There are numerous communities that exist in our world. Communities are brought together because of a common language, behavior patterns, message and goals. Communities exist because there is an idea or vision that has united them to such a degree, that to be outside that community is unnatural. Humanity has been created to exist not alone as a wandering nomad moving from one existence to the next. But humanity has been created to exist in relationship with others. Men and women have been designed to unite around a commonality for the benefit of all involved in that community.
Religious communities further demonstrate, persons from a variety of contexts can exist in some type of symbiotic relationship in which worship patterns, family maturation, the passing on of knowledge, and the highest honor is bestowed upon its founder. The religious community understands that they exist in a universe in which this life moves in the presence of a great and powerful shadow. It is with that understanding of living in the presence of one that is greater and the use of that knowledge to shape the community and the larger context we gather tonight.
The concept of community is not foreign to our faith. The God of Heaven and Earth existed in perfect community prior to the creation of all things. We understand from Scripture that Father, Son and Holy Spirit abided together in eternity. Out of this perfection, God determined create this tabernacle we call the heavens and earth, created mankind and with man, God was in communion. Communion with God was sadly broken as Adam our earthly father sinned against God and God justly banished Adam and his bride from His presence.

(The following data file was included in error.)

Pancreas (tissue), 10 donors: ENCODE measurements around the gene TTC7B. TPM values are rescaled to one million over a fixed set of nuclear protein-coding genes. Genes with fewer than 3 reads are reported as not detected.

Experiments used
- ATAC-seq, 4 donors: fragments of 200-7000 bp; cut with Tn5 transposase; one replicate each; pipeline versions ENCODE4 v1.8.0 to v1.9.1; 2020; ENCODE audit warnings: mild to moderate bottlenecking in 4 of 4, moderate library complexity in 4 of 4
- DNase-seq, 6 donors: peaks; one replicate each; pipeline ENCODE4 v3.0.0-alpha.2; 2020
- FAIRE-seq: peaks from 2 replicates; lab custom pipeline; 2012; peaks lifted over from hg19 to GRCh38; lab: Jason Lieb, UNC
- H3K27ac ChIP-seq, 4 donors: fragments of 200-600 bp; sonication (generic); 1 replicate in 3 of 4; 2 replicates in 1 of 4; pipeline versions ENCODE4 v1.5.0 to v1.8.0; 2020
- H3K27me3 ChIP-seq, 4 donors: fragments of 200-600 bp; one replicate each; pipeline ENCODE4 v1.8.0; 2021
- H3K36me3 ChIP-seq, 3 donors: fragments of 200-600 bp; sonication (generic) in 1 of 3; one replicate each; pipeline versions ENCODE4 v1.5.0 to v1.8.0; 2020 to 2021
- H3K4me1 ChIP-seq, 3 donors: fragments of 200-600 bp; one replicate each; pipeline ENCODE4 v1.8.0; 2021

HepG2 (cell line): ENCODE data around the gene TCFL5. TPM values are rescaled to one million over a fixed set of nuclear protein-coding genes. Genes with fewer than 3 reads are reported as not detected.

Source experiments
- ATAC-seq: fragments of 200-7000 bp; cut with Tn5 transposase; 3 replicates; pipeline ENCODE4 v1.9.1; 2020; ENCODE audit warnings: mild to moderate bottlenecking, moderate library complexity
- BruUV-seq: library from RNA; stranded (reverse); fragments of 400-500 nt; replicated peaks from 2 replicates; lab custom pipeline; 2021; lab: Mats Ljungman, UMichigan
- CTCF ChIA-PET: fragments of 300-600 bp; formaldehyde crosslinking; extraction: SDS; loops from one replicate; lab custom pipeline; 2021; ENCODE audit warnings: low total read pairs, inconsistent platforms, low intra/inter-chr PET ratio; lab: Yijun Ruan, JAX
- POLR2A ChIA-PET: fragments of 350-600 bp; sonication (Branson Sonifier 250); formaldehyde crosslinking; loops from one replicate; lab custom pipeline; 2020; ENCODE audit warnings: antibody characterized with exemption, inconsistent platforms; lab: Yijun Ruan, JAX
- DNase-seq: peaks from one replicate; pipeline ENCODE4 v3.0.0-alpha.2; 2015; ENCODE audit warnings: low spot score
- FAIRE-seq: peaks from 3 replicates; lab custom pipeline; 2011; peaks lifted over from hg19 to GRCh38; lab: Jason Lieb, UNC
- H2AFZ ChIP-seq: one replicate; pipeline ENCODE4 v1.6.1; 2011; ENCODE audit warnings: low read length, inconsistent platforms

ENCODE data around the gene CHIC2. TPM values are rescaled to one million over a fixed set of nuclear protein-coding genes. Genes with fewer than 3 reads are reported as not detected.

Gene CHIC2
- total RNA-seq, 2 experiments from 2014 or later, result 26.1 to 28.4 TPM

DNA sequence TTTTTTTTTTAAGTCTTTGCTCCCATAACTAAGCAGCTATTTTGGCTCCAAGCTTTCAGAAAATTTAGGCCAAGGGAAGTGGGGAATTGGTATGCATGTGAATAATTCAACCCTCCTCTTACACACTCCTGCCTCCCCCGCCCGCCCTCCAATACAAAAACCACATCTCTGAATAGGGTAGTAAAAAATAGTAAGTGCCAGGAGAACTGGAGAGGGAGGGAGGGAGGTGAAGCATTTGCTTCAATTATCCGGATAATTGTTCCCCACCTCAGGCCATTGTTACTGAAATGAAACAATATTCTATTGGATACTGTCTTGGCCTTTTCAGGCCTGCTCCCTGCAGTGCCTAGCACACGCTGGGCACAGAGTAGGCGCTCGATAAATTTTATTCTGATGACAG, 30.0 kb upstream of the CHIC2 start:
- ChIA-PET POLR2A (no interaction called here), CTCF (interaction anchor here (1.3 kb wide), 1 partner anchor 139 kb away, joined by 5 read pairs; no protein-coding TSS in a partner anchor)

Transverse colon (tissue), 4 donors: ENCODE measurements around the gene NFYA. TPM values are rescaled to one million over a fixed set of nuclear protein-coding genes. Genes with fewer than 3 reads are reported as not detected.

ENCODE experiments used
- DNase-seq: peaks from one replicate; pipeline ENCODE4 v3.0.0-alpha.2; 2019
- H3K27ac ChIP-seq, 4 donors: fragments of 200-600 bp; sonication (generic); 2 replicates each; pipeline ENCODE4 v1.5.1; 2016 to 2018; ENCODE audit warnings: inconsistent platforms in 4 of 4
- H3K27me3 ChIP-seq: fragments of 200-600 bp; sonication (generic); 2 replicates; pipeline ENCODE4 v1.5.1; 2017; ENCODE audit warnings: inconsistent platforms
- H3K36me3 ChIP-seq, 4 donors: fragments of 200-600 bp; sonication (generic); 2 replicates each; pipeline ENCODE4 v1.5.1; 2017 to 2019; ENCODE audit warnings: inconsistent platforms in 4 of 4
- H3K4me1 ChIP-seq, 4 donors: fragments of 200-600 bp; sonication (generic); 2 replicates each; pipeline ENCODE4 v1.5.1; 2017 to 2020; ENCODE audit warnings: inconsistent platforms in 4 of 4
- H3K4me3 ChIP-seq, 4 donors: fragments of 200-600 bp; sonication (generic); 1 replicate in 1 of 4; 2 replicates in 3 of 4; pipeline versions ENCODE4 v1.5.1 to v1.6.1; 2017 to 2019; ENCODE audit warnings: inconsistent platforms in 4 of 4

This would not be the last word though. As we see God actively setting the stage to reestablish what Adam decisively threw away. And so, God calls Abram, singling him out to be a blessing to the nations. God comes down and chooses Moses to rescue the descendants of Abram out of slavery to be his “treasured possession, out of all the peoples who are on the face of the earth.” God peals back the veil and commands Moses to create a tabernacle based on the pattern he had seen. With this tabernacle, God arranges the Hebrews around all four sides and in this community of rescued Hebrews, God dwells in the midst of them. Later on we see, King Solomon build a temple and in that temple, God’s shekinah glory fills the place and once again at Jerusalem, God is in community with His people. Yet because of sin and rebellion, the temple is destroyed, the people are enslaved. God is gracious, the people return to Jerusalem, a temple is built...yet there is this anticipation of God visiting His people once more to fulfill the promise of Ezekiel of new hearts and His Spirit dwelling with the people. The Old Testament pattern shows us that God is intent on dwelling with His rescued community.
The church or the ekklesia (called out assembly), is that unique rescued community and stands above all other religious communities. We rise above all other religious communities because our community is founded on who the Apostle Peter calls “a cornerstone chosen and precious.” The Apostle connects our community, this “chosen race, a royal priesthood, a holy nation,” as one whose complete existence is dependent on the risen Christ. Peter applies the Old Testament declaration that was given to the rescued Hebrews out of Egypt to the rescued Church whose people are both Jew and Gentile. Therefore, we understand that the community of faith with her worship patterns, discipleship and declarations of God’s Excellencies, has as her center; the resurrected Jesus Christ. He is Emmanuel; God with us. And the Word became flesh and dwelt (tabernacled) or “lived” among us, and we have seen his glory, glory as of the only Son from the Father, full of grace and truth.
God Himself is the center of the Christian community.